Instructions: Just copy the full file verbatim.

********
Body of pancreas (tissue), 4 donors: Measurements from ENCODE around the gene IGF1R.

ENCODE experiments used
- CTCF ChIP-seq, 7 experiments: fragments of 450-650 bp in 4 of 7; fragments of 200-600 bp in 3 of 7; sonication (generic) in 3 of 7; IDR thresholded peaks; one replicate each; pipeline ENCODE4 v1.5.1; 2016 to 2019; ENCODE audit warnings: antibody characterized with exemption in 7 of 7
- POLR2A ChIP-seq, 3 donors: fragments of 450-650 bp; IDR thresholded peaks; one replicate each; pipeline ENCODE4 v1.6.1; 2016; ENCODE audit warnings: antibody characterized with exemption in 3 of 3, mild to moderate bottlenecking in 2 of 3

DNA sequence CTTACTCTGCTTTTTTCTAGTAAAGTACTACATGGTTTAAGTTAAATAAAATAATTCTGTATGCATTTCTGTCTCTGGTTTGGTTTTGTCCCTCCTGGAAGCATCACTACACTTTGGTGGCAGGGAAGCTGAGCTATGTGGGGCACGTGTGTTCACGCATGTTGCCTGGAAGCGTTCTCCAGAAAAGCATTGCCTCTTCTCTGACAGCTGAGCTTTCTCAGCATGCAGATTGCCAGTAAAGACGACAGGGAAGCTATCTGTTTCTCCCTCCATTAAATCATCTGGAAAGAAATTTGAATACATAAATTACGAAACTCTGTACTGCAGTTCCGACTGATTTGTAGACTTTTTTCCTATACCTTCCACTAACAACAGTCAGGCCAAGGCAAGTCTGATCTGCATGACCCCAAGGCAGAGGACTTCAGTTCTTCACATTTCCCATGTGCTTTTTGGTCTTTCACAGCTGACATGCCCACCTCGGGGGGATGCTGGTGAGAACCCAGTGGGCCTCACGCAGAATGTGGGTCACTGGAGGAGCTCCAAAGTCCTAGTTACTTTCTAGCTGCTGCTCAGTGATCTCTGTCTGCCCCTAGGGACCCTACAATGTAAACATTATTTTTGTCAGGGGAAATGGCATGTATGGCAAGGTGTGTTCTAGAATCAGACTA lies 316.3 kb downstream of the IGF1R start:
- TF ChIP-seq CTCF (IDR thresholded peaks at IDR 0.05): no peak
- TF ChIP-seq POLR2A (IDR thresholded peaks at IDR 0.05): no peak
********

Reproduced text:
Body of pancreas (tissue), 4 donors: Measurements from ENCODE around the gene IGF1R.

ENCODE experiments used
- CTCF ChIP-seq, 7 experiments: fragments of 450-650 bp in 4 of 7; fragments of 200-600 bp in 3 of 7; sonication (generic) in 3 of 7; IDR thresholded peaks; one replicate each; pipeline ENCODE4 v1.5.1; 2016 to 2019; ENCODE audit warnings: antibody characterized with exemption in 7 of 7
- POLR2A ChIP-seq, 3 donors: fragments of 450-650 bp; IDR thresholded peaks; one replicate each; pipeline ENCODE4 v1.6.1; 2016; ENCODE audit warnings: antibody characterized with exemption in 3 of 3, mild to moderate bottlenecking in 2 of 3

DNA sequence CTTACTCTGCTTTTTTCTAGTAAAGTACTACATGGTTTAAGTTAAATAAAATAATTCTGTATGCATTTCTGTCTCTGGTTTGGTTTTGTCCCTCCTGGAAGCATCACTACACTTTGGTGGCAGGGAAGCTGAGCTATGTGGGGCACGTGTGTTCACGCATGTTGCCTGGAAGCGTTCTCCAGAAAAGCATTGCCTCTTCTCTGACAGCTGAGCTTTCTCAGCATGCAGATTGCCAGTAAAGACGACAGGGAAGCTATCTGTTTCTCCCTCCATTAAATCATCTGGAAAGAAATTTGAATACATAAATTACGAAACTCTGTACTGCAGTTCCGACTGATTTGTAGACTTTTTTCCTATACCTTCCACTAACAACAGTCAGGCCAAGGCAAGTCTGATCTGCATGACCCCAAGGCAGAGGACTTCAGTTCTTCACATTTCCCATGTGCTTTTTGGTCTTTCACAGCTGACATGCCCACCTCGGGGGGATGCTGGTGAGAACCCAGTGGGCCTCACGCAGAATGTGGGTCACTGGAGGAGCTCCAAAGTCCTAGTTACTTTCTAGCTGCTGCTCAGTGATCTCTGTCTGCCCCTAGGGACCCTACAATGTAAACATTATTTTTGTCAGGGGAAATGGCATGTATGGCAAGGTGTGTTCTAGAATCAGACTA lies 316.3 kb downstream of the IGF1R start:
- TF ChIP-seq CTCF (IDR thresholded peaks at IDR 0.05): no peak
- TF ChIP-seq POLR2A (IDR thresholded peaks at IDR 0.05): no peak